The Gay Pride rally was all a bit noisy for me after a long day of shows, so last night I left the naked street dancing men of Le Marais and headed out into the balmy Parisienne night. I met up with Zippora and some of her model friends at a bar named La Perle (a word I had extreme difficulty pronouncing until I found out it’s said just like ‘pearl’ in English). Two of the boys were models.com Top 50 listers and I immediately began asking them a few (hundred) questions to try to get a better understanding of what life in the business is really like.
Family portrait backstage at Lanvin – Alber Elbaz, Lucas Ossendrijver and the kids
Do they like the shows? Not particularly, but you do the shows to get the campaigns. Paris is fine but Milan is awful – models there get treated like pack animals. The campaigns must pay huge right? No, most of the big name design houses don’t have any money – a fragrance campaign which might have paid $75,000 last year would now be eagerly snapped up at $15,000, day rates of $20,000 have been slashed to $1500. The campaigns beget the catalogue work – the only way to really make money is to build up a good relationship with a commercial client like Macys. So do they like the job? It has its perks – the girls, the travel, the experiences, but it’s not at all glamorous like it seems. They stay in tiny rooms in low cost accommodation, and rarely get to go home to see the family. Poor buggers.
The party at La Perle turned into a full night of running around Paris and I didn’t end up back at my apartment until nine this morning – which left me no time to get changed or shower before my favourite show of the week, Lanvin. Exhausted, unwashed and accompanied by Dayne and Zippora, I arrived at the venue (a theatre in the 16th) and went straight backstage to see the two greatest men in Paris – Alber Elbaz and Lucas Ossendrijver. Those guys blow my mind – they stay relaxed and joke around with each other up until the very last minute before the show. They even took the time to take a photo with me – but I had to promise Alber it wouldn’t end up on Facebook… I may have lied. As soon as I saw the clothes I literally just about passed out with the urge to steal them all and run away. But being the upstanding citizen that I am, I resisted and joined the excited crowd milling around the catwalk. NZ photographer Michael Ng waved to me from the podium so I decided to join him there – I wanted a premium view for this one.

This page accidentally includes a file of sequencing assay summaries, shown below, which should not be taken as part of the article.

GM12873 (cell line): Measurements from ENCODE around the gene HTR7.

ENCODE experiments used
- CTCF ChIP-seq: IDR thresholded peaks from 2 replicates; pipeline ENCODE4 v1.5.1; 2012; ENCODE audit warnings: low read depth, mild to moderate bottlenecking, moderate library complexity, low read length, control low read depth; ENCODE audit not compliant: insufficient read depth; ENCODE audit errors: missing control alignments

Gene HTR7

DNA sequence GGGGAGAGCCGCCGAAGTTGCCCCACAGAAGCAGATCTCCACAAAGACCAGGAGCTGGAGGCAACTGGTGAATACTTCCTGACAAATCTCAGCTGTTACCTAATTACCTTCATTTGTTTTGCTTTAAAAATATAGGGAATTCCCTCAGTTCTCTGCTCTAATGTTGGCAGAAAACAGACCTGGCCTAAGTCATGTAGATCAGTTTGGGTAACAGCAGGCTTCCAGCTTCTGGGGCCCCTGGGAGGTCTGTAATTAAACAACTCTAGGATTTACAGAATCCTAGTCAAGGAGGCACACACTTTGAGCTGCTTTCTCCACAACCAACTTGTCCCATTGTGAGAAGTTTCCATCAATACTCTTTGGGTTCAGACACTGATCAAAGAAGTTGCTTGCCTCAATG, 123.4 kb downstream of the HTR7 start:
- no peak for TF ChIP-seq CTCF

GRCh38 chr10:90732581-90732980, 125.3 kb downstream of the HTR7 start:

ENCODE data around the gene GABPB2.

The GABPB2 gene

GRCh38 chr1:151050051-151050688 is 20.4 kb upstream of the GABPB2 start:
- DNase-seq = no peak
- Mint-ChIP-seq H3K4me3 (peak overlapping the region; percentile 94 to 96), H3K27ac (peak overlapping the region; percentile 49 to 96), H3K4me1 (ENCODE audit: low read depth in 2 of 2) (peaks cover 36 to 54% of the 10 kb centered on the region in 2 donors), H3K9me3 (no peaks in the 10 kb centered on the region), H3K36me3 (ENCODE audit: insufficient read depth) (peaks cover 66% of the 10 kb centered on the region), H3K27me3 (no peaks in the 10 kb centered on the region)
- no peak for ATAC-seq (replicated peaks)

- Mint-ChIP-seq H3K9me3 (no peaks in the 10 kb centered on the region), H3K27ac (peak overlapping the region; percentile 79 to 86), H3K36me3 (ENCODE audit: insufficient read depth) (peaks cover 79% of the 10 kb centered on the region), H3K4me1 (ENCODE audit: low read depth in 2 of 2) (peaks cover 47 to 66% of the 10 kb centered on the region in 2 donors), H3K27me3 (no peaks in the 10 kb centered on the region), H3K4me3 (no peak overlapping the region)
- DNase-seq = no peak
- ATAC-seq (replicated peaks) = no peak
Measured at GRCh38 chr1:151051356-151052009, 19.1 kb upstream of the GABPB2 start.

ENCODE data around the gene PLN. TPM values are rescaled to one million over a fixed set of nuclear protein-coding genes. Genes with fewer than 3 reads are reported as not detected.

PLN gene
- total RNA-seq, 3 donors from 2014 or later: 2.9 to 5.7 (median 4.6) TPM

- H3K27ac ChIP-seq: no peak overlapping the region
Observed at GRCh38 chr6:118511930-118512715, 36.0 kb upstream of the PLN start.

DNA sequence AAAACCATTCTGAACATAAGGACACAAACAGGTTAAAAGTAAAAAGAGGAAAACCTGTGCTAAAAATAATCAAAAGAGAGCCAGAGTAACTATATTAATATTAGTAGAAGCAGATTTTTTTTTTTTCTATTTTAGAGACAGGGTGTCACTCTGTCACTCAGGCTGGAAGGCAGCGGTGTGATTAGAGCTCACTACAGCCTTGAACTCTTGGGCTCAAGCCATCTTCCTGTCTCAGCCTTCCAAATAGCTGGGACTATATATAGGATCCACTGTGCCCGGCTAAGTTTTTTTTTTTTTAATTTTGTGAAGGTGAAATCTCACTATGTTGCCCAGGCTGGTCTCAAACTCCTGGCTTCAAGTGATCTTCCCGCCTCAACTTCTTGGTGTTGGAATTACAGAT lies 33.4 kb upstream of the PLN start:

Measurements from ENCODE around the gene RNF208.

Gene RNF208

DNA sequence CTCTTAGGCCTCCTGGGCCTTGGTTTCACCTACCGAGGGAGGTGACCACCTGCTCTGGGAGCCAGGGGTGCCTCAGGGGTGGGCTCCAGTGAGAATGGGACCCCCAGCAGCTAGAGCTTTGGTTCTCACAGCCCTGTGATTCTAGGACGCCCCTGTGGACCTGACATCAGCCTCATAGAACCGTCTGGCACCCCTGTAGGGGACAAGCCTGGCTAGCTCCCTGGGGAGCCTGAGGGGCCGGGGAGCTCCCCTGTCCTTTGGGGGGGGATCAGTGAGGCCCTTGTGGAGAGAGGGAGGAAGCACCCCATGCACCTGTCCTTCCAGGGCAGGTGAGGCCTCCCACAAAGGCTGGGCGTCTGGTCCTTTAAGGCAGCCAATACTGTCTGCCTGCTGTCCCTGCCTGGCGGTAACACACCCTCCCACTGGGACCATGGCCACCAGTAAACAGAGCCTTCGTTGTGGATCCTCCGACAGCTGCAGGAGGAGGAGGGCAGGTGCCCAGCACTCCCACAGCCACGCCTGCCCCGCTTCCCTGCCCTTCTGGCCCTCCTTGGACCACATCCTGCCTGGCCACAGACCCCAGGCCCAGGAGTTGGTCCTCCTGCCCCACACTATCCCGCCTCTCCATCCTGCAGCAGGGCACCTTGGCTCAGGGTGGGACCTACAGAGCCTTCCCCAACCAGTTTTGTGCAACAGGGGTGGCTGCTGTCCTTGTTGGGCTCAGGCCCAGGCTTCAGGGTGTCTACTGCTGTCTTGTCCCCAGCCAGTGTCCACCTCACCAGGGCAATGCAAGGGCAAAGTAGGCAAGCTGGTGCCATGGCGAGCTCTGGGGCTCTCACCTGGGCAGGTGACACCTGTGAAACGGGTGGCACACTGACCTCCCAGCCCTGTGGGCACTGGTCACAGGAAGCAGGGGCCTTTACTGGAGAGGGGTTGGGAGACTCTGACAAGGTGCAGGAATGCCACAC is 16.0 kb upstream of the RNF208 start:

The show, as always, was pitch perfect – a playful approach to the businessman’s wardrobe – Wall Street suits paired with banker’s visors, incredible trench coats, the best pleated pants of all time, amazing tiny collars on shirts, and to top it all off, each model had a drawn on moustache. When the boys came out for the finale, they walked in a disjointed pack reminiscent of faceless suits in a train station – all rushing to get to their destinations on time. Then they took their positions at the start of the catwalk… and just stayed there. Seconds passed, then a minute, still the crowd was clapping and the boys weren’t moving. People started to get up to leave and the boys never left – Alber obviously taught them well – polite gentlemen wait for their guests to leave before exiting themselves.
The next few hours of the day were a bit of a blur, I was utterly exhausted and was getting all antsy about my biggest challenge of the week – Dior Homme. I have a 100% failure rate with Dior – I tried so hard last year to get in but was denied at the front entrance, the side door and backstage.
I met up with Jethro Cave backstage at Masotomo, where, just seconds before, he’d had an altercation with a security guard over the merciless killing of a pigeon. I’ve heard a lot of crazy stories about the Australian model (and son of musician Nick Cave), but the impression he left with me was of a fun, young, enthusiastic Antipodean who won’t let anything get in the way of a good time – or animal rights obviously.
The ride over to Dior Homme was a tense one for me. As I’ve said before, the best way to get into a show is to have no expectations and to be utterly detached either way – if they say yes, fine, if they say no, fine too. I just can’t do that with Dior. I care too much. Besides Lanvin, Dries Van Noten and Raf Simons, it’s the show that I’m most obsessed with. But the others give me invites, Dior says no. So, just like last year, I was flustered and nervous, and, just like last year, I made the fatal mistake of hanging back at the start. I may as well have had a big sign around my neck screaming “I’M DESPERATE AND DON’T BELONG! PLEASE LET ME IN!” I had no hope. My 100% failure rate remains intact.
Rejected, dejected and generally over it, I got back on the bus to head over to Paul Smith. Michael Ng dropped down beside me. “Where were you?” He asked. “I had a spare invitation for you and I was running around but I couldn’t find you anywhere!” Oh joy.
Waiting for Paul Smith to start, I fell asleep twice. I was rudely awakened the second time by a distinguished looking gentleman whose seat I had stolen. I had to move. I was ready to kill. But Paul Smith shows are always fun and light hearted so as the first model came out – an eccentric aristocratic looking kind of guy – my mood gradually lifted. Soon I was tapping my feet in time with the soundtrack and feeling happy that the week was just about over. As the last model left the catwalk the music changed – I heard a familiar beat. Then a voice rose from the grave – “It’s close to miiiiiidnight and something evil’s lurking in the dark.” The crowd erupted. All the boys came out and danced with Sir Paul down the catwalk.
I walked out with that unbeatable mix of relief, exhaustion and completion that you only get after finishing a major exam. There were two more shows to go but I just kept walking. I’d done my dash, it was time for bed.
I LIKE YOU!